US4798165A (en) * 1985-10-07 1989-01-17 Epsilon Apparatus for chemical vapor deposition using an axially symmetric gas flow
US4886571A (en) * 1988-02-24 1989-12-12 Hitachi, Ltd. Surface treatment and apparatus therefor
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US4999320A (en) * 1988-03-31 1991-03-12 Texas Instruments Incorporated Method for suppressing ionization avalanches in a helium wafer cooling assembly
US5106453A (en) * 1990-01-29 1992-04-21 At&T Bell Laboratories MOCVD method and apparatus
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US5264038A (en) * 1989-08-18 1993-11-23 Fujitsu Limited Chemical vapor deposition system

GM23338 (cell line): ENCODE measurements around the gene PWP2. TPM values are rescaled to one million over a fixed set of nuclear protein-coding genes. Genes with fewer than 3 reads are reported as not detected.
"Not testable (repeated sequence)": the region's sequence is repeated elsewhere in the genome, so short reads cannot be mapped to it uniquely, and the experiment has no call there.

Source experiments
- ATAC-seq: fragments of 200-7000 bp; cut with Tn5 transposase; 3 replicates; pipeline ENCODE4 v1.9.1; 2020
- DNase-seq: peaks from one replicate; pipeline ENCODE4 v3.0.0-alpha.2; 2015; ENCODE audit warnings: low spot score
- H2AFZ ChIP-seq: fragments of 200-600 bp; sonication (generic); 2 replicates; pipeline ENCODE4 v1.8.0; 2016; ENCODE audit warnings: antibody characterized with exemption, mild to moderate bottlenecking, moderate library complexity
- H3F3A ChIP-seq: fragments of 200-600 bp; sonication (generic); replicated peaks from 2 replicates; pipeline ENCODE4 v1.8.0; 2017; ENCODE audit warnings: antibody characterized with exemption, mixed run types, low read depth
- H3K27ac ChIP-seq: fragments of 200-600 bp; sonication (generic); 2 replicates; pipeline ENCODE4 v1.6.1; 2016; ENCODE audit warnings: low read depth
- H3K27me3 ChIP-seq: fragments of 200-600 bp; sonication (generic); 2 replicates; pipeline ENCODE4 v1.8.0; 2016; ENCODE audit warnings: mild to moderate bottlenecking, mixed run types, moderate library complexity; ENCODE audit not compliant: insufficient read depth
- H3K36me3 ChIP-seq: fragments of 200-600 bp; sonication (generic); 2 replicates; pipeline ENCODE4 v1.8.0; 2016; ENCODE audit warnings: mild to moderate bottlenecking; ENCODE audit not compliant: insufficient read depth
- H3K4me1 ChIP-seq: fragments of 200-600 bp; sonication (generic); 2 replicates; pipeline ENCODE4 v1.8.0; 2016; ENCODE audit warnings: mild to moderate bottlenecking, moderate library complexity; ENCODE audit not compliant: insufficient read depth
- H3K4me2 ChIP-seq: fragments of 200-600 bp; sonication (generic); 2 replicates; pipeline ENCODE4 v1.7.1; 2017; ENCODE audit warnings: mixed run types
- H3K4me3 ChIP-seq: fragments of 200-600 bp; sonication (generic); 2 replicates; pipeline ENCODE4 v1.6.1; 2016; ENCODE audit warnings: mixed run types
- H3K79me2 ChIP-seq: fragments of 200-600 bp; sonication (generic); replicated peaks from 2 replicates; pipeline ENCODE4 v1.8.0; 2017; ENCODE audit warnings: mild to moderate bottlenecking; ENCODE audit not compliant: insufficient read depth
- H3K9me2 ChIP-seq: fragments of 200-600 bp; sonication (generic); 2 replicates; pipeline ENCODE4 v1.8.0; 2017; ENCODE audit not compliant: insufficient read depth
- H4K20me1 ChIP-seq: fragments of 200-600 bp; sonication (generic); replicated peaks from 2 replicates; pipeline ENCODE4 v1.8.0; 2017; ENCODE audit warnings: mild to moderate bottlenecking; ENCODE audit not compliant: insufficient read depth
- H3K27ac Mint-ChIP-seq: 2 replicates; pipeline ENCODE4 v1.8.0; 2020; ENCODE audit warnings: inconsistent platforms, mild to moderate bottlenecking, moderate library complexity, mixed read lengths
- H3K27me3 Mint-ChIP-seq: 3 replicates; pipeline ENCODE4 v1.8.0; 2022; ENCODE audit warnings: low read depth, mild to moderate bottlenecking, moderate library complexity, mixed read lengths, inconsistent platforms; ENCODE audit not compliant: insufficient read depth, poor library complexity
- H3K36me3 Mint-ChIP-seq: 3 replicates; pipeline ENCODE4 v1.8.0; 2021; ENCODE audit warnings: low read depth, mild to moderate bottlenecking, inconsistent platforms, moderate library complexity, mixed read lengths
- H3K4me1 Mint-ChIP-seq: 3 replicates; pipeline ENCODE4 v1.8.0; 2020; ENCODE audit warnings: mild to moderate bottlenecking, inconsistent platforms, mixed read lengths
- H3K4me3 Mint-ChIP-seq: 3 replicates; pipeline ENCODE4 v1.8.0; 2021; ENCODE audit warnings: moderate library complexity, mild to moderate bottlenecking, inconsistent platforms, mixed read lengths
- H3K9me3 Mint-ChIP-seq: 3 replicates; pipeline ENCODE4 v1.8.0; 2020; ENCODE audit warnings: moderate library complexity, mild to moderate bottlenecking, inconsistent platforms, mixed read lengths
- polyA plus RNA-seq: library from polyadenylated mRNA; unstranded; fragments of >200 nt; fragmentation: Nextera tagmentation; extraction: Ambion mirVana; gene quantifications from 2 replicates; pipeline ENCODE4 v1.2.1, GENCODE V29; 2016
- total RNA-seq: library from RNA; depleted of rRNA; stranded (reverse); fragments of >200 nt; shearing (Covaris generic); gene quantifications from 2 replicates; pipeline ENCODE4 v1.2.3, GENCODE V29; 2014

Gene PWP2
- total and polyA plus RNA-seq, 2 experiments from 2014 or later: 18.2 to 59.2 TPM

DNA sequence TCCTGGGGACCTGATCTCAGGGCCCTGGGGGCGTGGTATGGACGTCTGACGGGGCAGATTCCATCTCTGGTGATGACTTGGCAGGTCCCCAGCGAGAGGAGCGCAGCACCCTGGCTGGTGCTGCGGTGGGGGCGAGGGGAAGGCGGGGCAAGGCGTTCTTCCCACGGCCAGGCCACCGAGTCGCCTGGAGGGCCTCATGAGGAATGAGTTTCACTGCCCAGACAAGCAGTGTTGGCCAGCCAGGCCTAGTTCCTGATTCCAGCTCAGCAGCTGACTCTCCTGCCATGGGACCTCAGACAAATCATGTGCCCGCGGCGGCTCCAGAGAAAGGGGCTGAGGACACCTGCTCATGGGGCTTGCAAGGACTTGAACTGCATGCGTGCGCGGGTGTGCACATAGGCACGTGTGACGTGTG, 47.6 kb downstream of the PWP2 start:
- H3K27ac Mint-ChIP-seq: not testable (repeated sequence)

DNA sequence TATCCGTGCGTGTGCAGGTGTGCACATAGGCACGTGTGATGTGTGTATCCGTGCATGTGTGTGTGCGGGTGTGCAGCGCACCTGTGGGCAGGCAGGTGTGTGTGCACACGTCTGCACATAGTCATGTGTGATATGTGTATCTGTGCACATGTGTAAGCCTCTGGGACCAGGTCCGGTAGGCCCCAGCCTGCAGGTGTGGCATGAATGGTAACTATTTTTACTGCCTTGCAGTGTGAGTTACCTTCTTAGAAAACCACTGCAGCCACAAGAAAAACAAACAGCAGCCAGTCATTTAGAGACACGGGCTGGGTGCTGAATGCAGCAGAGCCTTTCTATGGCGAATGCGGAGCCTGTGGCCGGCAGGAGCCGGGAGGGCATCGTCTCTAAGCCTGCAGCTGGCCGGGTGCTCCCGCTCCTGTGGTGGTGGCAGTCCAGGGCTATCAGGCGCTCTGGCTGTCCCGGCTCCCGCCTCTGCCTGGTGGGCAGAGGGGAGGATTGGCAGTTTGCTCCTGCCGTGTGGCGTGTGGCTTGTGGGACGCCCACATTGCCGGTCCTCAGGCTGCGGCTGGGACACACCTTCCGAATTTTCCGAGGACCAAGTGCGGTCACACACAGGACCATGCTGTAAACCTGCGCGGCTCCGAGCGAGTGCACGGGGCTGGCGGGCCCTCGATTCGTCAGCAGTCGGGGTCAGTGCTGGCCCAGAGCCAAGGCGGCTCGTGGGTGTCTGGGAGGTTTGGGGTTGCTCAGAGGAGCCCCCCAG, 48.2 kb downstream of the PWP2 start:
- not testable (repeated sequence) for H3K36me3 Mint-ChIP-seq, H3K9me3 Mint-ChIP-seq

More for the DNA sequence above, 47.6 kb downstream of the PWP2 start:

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US5108543A (en) * 1984-11-07 1992-04-28 Hitachi, Ltd. Method of surface treatment
US4798165A (en) * 1985-10-07 1989-01-17 Epsilon Apparatus for chemical vapor deposition using an axially symmetric gas flow
JPS62131520A (en) * 1985-12-04 1987-06-13 Hitachi Ltd Dry etching device
US4925809A (en) * 1987-05-23 1990-05-15 Osaka Titanium Co., Ltd. Semiconductor wafer and epitaxial growth on the semiconductor wafer with autodoping control and manufacturing method therefor
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US4886571A (en) * 1988-02-24 1989-12-12 Hitachi, Ltd. Surface treatment and apparatus therefor
US4999320A (en) * 1988-03-31 1991-03-12 Texas Instruments Incorporated Method for suppressing ionization avalanches in a helium wafer cooling assembly
US5264038A (en) * 1989-08-18 1993-11-23 Fujitsu Limited Chemical vapor deposition system